Two Centuries of U. S. Foreign Policy: The Documentary Record

By Stephen J. Valone | Go to book overview

Article 10

The Parties may, by unanimous agreement, invite any other European state in a position to further the principles of this Treaty and to contribute to the security of the North Atlantic area to accede to this Treaty. Any state so invited may become a party to the Treaty by depositing its instrument of accession with the Government of the United States of America. The Government of the United States of America will inform each of the Parties of the deposit of each such instrument of accession.


FURTHER READINGS

Ireland Timothy P., Creating the Entangling Alliance (Westport, Conn.: Greenwood Press, 1981).

Kaplan, Lawrence S., The United States and NATO ( Lexington: University of Kentucky Press, 1984).

Osgood Robert, NATO: The Entangling Alliance ( Chicago: University of Chicago Press, 1962).

Pach Jr., Chester J., Arming the Free World: The Origins of the United States Military Assistance Program, 1945-1950 (Chapel Hill, University of North Carolina Press, 1991).

Reid Escott, Time of Fear and Hope: The Making of the North Atlantic Treaty ( Toronto: McClelland and Stewart, 1977).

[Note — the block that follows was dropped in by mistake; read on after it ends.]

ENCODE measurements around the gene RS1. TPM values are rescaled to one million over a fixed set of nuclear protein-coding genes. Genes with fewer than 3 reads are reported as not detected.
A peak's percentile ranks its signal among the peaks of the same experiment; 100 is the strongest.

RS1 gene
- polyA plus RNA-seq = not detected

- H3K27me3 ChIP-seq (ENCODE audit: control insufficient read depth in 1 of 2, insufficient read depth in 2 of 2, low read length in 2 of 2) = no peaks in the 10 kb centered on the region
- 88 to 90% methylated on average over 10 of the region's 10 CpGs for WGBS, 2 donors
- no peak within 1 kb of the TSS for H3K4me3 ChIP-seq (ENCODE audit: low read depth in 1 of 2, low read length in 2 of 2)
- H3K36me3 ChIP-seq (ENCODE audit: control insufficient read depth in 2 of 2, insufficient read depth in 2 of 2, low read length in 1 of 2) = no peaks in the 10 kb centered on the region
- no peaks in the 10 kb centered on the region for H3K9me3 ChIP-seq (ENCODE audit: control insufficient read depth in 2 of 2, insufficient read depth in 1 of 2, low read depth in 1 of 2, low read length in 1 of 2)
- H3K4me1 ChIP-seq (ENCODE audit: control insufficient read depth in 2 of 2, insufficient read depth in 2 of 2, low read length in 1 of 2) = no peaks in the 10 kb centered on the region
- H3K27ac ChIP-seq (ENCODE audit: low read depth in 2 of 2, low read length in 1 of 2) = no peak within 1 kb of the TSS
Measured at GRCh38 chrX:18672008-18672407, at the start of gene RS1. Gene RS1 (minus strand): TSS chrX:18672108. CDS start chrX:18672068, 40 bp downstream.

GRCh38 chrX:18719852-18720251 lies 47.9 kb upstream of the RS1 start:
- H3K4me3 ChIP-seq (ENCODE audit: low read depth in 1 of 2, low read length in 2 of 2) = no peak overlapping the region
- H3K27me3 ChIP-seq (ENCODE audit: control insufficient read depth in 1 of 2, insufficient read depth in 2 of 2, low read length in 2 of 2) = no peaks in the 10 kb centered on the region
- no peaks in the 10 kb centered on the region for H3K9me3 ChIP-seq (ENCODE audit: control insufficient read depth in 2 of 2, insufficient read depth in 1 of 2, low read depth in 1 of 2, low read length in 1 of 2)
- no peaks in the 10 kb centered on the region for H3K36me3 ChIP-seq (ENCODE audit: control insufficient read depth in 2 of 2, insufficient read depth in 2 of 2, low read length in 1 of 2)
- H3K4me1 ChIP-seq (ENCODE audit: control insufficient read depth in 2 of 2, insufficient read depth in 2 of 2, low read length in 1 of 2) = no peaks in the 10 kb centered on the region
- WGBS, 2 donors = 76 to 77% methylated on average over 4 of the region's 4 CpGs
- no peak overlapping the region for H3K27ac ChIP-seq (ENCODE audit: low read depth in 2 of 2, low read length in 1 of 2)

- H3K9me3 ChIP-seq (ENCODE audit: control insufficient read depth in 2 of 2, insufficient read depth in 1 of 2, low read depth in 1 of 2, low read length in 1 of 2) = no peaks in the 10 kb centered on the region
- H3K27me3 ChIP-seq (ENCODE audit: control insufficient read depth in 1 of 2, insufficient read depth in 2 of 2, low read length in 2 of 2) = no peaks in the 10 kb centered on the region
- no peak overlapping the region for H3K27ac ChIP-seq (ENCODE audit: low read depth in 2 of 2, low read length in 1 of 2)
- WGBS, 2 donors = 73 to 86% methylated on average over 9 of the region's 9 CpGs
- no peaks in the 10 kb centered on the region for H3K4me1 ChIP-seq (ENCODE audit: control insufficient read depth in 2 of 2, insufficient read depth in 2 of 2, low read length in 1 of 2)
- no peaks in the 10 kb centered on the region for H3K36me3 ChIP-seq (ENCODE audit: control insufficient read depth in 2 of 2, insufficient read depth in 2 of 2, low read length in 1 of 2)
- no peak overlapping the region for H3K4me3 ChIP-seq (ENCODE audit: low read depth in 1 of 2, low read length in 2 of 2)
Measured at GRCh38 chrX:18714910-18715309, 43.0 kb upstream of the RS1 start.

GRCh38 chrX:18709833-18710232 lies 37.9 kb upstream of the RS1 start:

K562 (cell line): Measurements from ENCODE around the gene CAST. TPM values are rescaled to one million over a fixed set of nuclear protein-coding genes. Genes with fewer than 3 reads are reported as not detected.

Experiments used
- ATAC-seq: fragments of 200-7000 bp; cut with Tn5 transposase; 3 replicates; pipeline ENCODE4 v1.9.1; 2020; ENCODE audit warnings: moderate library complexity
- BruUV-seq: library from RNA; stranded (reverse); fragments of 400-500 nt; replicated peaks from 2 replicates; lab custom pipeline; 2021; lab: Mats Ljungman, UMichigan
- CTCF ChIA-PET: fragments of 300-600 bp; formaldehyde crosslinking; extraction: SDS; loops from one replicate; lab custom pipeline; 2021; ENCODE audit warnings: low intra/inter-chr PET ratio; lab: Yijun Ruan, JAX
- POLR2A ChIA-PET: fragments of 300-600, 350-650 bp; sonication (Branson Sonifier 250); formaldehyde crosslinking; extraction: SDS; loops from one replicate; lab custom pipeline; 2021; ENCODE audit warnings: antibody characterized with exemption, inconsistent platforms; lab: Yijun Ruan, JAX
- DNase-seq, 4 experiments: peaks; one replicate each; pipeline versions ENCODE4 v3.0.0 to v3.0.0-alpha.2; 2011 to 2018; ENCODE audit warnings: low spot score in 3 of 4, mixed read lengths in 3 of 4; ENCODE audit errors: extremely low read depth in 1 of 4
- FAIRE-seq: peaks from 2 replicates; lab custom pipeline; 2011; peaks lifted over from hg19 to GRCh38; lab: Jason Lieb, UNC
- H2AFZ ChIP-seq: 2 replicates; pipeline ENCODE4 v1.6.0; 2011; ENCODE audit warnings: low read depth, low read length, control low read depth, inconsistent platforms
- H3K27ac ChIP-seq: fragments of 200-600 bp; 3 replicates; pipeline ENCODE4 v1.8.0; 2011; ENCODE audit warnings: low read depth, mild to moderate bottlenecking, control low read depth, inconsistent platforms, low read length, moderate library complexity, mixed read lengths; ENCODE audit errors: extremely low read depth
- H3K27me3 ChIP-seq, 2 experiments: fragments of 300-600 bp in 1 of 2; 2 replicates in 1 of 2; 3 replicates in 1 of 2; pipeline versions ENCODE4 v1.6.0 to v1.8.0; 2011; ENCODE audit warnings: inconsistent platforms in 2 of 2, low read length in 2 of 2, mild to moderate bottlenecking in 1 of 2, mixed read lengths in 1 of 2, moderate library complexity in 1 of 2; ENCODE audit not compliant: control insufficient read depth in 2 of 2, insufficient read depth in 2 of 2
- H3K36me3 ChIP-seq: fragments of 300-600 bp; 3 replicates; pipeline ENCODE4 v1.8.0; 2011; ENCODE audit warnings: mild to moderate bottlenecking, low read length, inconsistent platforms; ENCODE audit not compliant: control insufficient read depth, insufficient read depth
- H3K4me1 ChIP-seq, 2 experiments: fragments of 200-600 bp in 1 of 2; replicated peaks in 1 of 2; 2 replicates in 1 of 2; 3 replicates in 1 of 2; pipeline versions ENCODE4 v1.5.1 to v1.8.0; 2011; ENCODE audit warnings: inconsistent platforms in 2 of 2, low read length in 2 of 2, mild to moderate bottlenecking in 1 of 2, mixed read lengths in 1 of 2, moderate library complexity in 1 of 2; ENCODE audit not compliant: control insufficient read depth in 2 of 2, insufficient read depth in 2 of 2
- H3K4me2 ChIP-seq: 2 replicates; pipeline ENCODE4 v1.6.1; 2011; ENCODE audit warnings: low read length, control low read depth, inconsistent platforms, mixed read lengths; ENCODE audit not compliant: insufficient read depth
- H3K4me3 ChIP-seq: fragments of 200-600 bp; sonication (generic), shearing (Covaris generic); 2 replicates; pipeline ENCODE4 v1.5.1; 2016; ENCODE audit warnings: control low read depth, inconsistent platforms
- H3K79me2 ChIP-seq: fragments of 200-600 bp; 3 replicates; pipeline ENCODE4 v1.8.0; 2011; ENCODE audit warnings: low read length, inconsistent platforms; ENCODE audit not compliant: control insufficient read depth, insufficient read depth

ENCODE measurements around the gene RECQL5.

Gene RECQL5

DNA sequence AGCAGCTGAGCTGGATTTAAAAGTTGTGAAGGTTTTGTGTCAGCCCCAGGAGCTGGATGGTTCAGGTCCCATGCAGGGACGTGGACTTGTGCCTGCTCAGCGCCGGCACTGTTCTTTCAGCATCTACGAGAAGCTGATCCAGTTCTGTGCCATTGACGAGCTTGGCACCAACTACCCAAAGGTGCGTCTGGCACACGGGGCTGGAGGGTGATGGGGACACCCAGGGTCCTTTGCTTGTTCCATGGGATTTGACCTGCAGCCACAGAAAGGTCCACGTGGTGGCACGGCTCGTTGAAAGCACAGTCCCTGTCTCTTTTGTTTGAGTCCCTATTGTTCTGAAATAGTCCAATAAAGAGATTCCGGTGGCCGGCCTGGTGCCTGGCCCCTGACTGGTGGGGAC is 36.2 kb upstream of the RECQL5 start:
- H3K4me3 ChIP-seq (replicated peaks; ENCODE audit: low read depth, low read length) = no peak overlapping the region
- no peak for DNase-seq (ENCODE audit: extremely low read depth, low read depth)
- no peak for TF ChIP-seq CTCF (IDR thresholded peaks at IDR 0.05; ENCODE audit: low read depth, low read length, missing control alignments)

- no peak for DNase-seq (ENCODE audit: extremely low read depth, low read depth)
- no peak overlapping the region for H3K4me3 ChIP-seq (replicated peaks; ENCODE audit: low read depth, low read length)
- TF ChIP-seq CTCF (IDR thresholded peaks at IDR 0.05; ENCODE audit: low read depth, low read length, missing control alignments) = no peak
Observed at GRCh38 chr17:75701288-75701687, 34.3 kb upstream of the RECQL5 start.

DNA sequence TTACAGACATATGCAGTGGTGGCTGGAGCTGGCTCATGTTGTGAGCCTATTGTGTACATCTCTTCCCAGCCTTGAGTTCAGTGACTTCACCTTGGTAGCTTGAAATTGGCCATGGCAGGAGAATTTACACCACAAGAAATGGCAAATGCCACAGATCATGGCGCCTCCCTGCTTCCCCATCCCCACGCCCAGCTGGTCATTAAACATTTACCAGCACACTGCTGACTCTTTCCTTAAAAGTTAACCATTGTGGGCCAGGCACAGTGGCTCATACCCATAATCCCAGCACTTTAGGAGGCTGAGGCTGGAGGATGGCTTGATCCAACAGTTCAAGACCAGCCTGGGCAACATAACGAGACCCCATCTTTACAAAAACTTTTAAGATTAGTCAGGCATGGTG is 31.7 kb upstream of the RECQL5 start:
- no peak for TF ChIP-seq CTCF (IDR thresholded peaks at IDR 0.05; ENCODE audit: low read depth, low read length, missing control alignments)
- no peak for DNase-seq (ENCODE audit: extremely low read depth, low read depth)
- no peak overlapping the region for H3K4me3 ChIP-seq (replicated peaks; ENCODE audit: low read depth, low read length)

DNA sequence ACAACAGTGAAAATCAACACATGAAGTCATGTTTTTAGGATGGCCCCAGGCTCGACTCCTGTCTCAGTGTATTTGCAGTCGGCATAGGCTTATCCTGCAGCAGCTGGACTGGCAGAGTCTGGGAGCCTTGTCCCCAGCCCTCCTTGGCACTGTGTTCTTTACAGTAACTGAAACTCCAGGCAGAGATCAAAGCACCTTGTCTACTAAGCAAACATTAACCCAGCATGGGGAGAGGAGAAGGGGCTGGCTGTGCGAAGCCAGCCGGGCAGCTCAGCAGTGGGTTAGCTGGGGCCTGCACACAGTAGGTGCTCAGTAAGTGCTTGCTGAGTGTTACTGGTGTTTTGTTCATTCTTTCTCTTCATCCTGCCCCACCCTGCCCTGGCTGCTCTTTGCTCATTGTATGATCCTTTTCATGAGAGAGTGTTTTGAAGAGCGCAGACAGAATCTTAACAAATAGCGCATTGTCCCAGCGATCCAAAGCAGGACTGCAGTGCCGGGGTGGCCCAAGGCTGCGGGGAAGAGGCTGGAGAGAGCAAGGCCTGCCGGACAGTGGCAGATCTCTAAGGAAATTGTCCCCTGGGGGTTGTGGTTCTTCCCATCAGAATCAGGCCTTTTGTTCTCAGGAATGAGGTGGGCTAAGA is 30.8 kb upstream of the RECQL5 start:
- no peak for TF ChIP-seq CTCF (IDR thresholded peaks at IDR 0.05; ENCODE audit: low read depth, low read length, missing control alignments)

DOCUMENT 48
The China White Paper

Secretary of State Dean Acheson attempted to explain how Communist forces under Mao Zedong (Mao Tse-tung) had defeated the Nationalist Government of China headed by Jiang Jieshi (Chiang Kai-shek) in a compilation of documents entitled The China White Paper.48 In spite of Acheson's declaration that "the unfortunate but inescapable fact is that the ominous result of the civil war in China was beyond the control of the government of the United States," critics would cotinue to charge that the Truman administration had "lost" China to communism.

____________________
48
The China White Paper (Stanford, Calif.: Stanford University Press, 1967), iii-xvii, passim.

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